Mother and son eating

  |   Posted: May 28, 2021

COLORADO SPRINGS, Colo. – May 28, 2021 – Today is World Hunger Day, when we take time aside to reflect on the global crisis of hunger – recognizing that nearly 790 million people experience chronic hunger – and celebrate sustainable solutions to poverty and hunger.

This past year, the pandemic created a dire situation regarding hunger and malnutrition. As early as July of 2020, the UN’s Lancet Journal shared that virus-linked hunger had led to 10,000 additional child deaths each month. And according to a recent UN report, at least 155 million people faced severe hunger in 2020, experiencing “crisis,” “emergency,” or “catastrophe/famine” levels of food needs, approximately 20 million more people than last year. Of that 155 million, 133,000 people required urgent food to prevent death from starvation.

Compassion International found hunger and malnutrition to be a significant issue for the children in its program and their families. Although some of Compassion’s field countries could easily be identified in the UN’s “hunger hotspots,” including Haiti, El Salvador, Guatemala, Honduras, Ethiopia, and Burkina Faso, food insecurity quickly became an issue in all 25 of the countries where the international child development organization works.

A lack of employment during the pandemic made it difficult (or in some cases, impossible) for caregivers to purchase food. And as global supply chains broke down, many communities experienced shortages in their food supply, which increased the price of food. When this happened, the poorest were hit the hardest. Because even when food was available, they couldn’t afford to buy it.

That’s what happened to Marie, a single mom in Rwanda. She lost her job as a hotel cleaner, and she suddenly found herself unable to provide food for her son or pay their rent. Unemployment was on the rise in her community, and job opportunities were scarce. Marie couldn’t make her rent for three months. When she finally reached out to Compassion’s local church partner and asked for help, she and her son hadn’t eaten in two days. Faustin, the center director, immediately arranged for a food package and financial support.

Marie explains, “We were rescued from the depths of hunger. Starvation would have forced me to look for options I would not have considered previously, such as prostitution. I was saved from these dangers.”

While Marie’s story has an encouraging ending (and Compassion’s church partners have delivered more than 14 million food packs to hungry families since covid began), the pandemic is reversing decades of progress made in the fight against poverty and hunger in low and middle-income countries around the world. Without intentional support, other stories might end with malnutrition, starvation, or chronic illness.

Sidney Muisyo, senior vice president of Compassion’s global program, says, “At a time when developed nations are beginning to recover from the virus, I fear they will not respond with urgency to the needs of the rest of the developing world.”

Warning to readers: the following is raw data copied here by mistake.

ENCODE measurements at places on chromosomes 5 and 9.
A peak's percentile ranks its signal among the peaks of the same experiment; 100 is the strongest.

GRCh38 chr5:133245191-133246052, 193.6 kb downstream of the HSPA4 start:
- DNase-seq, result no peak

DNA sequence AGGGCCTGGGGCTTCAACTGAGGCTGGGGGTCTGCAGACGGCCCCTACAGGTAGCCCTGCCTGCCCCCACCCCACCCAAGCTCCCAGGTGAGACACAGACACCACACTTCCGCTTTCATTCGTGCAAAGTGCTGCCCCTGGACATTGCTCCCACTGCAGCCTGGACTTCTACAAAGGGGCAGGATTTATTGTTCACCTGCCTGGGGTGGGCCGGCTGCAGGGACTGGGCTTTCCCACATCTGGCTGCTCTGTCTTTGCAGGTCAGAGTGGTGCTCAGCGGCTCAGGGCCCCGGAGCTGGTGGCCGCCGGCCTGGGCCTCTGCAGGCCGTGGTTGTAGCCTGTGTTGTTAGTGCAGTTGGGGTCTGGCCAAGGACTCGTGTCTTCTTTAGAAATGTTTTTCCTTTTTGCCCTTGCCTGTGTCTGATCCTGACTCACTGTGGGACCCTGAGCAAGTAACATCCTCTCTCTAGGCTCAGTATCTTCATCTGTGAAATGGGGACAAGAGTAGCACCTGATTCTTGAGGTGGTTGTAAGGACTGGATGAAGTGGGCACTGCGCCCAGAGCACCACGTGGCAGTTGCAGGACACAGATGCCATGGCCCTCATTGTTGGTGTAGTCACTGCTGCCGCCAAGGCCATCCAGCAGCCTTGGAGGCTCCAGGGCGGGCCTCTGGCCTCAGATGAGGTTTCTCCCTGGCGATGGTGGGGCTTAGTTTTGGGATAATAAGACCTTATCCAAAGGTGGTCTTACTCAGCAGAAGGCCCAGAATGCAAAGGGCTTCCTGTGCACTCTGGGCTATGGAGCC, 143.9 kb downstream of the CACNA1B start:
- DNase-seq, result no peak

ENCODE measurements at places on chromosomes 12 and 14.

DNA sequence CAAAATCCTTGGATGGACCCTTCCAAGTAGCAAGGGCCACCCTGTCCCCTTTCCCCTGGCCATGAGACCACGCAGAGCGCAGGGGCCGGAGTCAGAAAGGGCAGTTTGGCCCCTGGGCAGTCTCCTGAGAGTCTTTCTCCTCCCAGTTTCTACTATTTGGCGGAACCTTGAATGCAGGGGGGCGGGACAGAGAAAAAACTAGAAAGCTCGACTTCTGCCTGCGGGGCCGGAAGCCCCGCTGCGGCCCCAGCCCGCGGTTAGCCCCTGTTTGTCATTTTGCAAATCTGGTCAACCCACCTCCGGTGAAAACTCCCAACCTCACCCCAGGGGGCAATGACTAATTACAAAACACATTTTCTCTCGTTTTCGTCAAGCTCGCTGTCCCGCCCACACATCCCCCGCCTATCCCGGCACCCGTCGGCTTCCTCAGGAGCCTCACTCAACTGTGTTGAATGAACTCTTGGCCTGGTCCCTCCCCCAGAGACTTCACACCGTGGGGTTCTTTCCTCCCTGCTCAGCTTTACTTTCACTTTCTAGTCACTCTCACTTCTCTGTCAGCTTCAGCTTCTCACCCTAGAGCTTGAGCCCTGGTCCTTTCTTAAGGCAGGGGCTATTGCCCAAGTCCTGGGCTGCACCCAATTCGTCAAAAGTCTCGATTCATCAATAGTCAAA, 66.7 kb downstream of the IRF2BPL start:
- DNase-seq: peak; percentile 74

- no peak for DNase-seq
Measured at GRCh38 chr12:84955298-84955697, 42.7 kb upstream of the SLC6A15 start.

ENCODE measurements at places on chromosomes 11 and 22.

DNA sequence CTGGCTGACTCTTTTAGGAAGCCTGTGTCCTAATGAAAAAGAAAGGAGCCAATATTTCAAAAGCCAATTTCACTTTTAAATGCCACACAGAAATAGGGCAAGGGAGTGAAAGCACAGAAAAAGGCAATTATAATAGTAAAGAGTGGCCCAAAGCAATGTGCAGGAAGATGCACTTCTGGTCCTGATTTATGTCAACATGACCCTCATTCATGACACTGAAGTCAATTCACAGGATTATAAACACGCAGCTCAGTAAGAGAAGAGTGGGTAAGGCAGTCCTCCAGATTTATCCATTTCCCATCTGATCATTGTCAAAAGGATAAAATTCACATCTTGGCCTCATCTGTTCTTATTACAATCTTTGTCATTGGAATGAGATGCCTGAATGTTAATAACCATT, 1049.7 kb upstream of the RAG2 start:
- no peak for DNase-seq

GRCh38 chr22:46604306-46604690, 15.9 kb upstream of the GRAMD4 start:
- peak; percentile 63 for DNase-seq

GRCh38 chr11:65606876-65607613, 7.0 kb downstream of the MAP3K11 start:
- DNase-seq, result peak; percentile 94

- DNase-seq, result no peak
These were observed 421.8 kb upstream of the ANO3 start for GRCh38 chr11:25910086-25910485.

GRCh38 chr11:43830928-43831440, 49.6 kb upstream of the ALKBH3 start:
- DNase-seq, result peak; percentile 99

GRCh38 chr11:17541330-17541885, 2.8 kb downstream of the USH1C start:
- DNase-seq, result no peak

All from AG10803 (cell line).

What might “responding with urgency” look like on this World Hunger Day? Compassion shares three ways you can make a difference:

  1. Get the facts on hunger. Learn how hunger affects children and their families. Educate yourself on the link between poverty and hunger. Read up on topics like food security or malnutrition. Consider sharing what you learned with those in your sphere of influence.
  2. Become part of the solution through support. Muisyo continues, “I cannot over-emphasize the urgent need to support humanitarian organizations that work with developing nations. These countries need help to overcome the increase poverty leading to hunger and food insecurity amongst the vulnerable populations. We must ensure that vulnerable children do not continue to pay the highest and most unacceptable price – such as hunger and disrupted education – as the crises escalate.” (You can donate here to provide supplemental food, vitamins, and medical care to malnourished children through Compassion.)
  3. Pray for Compassion’s local church partners. Compassion works with more than 8,000 frontline church partners all over the globe, and each church partner is trained to identify malnutrition and hunger and take immediate action to address it, like Faustin did with Marie and her son. Pray that these churches and staff members would continue to fight hunger in their communities in both powerful and contextualized ways.

To learn more about poverty, hunger, and Compassion’s solutions, visit

About Compassion International

Compassion International is a Christian child development organization working to release children from poverty in Jesus’ name. Founded in 1952, Compassion partners with more than 8,000 local churches in 27 program countries to deliver spiritual, economic, social, and physical care to over 2.2 million babies, children, and young adults in poverty. Ranked No. 8 in Forbes’ America’s Top Charities List in 2020, Compassion is a founding member of the Evangelical Council for Financial Accountability and an accredited charity with the Better Business Bureau’s Wise Giving Alliance. For more information, visit or follow us on Facebook, Instagram, and Twitter.